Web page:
SANTA CLARA — Coach Jim Harbaugh said Wednesday that he is awaiting more information before he and the 49ers decide how to proceed with defensive tackle Ray McDonald, who was arrested on suspicion of felony domestic violence.

For now, McDonald has been permitted to practice with his teammates in advance of Sunday's regular-season opener against the Dallas Cowboys.

"Once we get facts, once we get information, then you're going to be in a better time and better place to make a decision," Harbaugh said.

He faced a barrage of McDonald-related questions from the media Wednesday for almost 10 minutes.

Ray McDonald San Francisco 49ers
San Francisco 49ers lineman Ray McDonald was arrested early Sunday Aug. 31, 2014 on suspicion of felony domestic violence. (Courtesy of the San Jose police department)

Time and again, Harbaugh cited the need for the 49ers coaches, general manager Trent Baalke and owner Jed York to gather enough facts so that they can make an informed decision on whether to let McDonald play, suspend him or cut him.

Harbaugh said he isn't sure whether that information will be available before Sunday's game in Dallas. McDonald was arrested last Sunday after he got into an altercation with his fiancée in San Jose. The San Jose police said McDonald's fiancée suffered "visible injuries."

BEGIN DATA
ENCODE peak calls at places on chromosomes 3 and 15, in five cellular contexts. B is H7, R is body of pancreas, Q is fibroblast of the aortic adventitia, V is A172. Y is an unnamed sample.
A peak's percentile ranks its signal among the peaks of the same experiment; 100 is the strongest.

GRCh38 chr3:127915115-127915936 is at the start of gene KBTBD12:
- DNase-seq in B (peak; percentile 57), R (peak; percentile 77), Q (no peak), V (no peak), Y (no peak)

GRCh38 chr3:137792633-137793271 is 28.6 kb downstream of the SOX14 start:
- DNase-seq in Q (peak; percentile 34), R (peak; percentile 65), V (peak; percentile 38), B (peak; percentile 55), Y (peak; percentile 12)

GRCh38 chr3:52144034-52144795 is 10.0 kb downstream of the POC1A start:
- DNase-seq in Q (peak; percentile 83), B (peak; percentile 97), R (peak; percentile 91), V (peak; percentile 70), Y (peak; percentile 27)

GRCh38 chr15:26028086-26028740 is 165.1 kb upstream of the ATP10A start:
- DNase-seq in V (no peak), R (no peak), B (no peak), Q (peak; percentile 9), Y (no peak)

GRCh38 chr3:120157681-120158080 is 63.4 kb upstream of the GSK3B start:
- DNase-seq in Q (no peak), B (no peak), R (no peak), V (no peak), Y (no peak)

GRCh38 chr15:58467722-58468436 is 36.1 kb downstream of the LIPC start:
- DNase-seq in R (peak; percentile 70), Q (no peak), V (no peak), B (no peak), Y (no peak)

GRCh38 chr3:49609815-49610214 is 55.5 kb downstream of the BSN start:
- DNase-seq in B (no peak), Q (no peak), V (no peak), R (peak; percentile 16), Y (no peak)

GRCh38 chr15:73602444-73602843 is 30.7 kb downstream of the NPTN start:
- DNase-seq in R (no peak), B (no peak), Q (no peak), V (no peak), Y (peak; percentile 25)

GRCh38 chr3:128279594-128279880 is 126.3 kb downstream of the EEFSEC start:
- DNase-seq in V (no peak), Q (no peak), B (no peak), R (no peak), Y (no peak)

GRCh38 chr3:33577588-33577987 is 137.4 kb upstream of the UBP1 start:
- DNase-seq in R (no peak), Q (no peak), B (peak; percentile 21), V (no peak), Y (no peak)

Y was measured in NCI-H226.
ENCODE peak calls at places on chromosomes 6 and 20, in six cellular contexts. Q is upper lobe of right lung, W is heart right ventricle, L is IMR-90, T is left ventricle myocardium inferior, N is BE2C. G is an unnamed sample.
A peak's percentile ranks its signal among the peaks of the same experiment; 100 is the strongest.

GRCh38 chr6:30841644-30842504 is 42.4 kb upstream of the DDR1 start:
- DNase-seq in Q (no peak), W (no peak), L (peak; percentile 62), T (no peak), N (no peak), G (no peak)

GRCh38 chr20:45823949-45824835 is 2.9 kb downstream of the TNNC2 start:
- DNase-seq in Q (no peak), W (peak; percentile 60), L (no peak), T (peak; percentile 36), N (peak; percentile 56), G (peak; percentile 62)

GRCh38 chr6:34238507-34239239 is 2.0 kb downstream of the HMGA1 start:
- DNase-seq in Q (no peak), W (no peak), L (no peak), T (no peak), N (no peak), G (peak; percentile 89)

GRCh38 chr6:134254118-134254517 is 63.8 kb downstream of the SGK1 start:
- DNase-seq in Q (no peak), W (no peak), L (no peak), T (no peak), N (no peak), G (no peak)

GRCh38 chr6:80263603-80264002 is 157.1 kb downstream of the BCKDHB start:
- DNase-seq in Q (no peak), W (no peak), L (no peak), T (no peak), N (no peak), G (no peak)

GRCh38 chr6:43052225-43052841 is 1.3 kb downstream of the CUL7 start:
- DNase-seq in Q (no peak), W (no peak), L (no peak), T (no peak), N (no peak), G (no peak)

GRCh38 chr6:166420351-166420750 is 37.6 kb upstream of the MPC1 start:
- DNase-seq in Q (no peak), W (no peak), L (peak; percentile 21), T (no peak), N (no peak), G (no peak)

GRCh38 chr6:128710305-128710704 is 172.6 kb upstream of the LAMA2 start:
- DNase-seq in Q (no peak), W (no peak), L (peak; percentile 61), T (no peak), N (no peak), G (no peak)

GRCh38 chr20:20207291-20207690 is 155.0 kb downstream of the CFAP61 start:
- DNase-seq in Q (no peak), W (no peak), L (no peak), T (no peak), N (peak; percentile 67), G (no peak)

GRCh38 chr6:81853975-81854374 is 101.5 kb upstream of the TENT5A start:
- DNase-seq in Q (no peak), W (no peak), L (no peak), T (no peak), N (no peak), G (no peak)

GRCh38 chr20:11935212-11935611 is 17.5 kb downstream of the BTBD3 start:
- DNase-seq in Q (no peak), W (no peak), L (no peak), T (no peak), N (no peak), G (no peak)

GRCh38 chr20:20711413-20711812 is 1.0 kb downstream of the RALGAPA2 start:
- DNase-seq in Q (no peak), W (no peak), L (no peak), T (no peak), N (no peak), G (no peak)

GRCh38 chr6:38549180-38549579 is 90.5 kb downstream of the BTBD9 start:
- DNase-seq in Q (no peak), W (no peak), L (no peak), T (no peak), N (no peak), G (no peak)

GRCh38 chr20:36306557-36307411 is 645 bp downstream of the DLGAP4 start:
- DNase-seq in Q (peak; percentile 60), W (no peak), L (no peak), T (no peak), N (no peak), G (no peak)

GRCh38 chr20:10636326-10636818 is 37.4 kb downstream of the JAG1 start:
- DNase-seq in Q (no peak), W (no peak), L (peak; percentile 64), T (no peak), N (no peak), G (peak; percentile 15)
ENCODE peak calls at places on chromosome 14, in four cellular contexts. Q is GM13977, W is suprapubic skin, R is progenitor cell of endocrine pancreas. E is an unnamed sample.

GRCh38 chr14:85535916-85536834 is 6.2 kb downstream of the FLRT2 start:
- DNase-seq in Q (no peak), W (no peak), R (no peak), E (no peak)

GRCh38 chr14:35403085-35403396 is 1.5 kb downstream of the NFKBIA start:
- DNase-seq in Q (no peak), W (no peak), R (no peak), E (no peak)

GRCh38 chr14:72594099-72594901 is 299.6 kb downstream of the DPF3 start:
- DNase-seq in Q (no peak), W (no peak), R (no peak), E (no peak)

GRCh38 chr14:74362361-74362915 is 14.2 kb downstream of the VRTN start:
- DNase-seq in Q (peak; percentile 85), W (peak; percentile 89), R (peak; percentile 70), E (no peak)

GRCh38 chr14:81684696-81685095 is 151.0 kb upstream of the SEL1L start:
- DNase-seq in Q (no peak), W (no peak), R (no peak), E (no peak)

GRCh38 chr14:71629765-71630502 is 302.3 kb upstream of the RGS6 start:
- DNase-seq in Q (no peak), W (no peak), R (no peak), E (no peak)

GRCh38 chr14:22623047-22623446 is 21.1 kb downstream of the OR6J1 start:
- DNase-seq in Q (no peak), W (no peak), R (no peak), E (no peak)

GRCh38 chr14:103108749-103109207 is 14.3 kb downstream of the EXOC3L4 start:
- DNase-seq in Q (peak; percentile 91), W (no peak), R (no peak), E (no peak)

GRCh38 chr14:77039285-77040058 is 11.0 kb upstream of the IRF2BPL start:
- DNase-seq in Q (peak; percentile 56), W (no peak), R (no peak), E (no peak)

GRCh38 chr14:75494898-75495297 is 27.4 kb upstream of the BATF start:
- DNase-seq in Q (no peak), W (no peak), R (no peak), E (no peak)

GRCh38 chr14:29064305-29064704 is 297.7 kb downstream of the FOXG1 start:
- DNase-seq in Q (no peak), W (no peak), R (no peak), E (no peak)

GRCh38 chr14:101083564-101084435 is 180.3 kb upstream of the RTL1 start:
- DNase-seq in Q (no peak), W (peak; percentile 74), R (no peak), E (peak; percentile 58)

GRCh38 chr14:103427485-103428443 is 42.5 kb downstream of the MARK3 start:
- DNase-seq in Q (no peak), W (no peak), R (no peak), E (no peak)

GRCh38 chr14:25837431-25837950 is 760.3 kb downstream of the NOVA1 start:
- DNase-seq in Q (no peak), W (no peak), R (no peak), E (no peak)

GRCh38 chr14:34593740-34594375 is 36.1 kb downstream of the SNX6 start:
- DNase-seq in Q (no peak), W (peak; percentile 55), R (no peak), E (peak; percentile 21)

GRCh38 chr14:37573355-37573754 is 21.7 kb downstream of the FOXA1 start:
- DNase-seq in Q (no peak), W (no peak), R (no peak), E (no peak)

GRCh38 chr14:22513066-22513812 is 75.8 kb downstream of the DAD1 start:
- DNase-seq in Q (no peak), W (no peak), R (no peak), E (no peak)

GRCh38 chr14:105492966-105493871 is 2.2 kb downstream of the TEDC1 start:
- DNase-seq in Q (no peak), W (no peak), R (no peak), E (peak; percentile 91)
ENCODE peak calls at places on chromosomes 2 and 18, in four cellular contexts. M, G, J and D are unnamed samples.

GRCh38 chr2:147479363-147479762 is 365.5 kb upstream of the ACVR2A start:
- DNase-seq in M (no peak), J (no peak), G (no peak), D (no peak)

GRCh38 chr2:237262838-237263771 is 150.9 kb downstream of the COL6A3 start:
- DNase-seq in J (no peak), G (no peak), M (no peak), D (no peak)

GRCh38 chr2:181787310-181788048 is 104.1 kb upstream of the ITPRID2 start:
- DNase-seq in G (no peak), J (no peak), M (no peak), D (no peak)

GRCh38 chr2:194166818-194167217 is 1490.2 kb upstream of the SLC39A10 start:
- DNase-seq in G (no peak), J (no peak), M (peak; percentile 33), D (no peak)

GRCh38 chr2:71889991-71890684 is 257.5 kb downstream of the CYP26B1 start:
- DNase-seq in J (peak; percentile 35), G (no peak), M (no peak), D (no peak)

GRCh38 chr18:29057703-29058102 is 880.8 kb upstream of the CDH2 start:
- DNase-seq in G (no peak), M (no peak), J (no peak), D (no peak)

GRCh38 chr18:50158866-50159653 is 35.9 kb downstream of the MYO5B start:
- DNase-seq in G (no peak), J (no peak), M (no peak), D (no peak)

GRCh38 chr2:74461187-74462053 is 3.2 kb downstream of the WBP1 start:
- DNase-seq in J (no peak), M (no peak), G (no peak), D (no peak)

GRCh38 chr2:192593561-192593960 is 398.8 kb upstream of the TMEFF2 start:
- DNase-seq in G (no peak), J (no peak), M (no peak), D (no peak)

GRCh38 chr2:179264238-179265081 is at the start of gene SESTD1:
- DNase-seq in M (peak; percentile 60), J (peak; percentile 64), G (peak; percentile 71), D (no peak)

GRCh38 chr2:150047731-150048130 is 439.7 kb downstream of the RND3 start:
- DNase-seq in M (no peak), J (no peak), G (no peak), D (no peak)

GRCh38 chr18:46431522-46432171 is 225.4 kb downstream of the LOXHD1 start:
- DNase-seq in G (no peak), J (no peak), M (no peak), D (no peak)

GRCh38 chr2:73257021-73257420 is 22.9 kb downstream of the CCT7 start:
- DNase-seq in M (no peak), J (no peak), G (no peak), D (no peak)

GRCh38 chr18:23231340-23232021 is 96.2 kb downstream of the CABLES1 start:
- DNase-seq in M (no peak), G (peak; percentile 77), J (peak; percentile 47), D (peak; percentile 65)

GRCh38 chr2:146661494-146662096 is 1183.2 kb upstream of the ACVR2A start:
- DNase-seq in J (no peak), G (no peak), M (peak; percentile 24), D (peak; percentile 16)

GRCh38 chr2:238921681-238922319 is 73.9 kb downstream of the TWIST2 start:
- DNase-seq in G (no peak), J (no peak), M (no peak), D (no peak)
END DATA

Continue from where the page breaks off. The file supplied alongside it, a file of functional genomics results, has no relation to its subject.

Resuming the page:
Harbaugh reiterated that he has no tolerance for domestic violence.

But, he added: "The second principle is the respect for due process. It's something we all know. We all live in America, we all understand that sometimes patience is required when it comes to due process."


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Finally, Harbaugh ended the line of questions and insisted that the remaining time be spend on on-field topics.

But not before he said he takes it "personally" when a member of his team gets in trouble.

"I take full responsibility, the greatest share of responsibility in that respect," Harbaugh said. "That's my responsibility as a head football coach."

He added that despite the efforts of him, his coaches and the front office, more needs to be done to make sure players stay out of trouble.

"Our best needs to be better," Harbaugh said.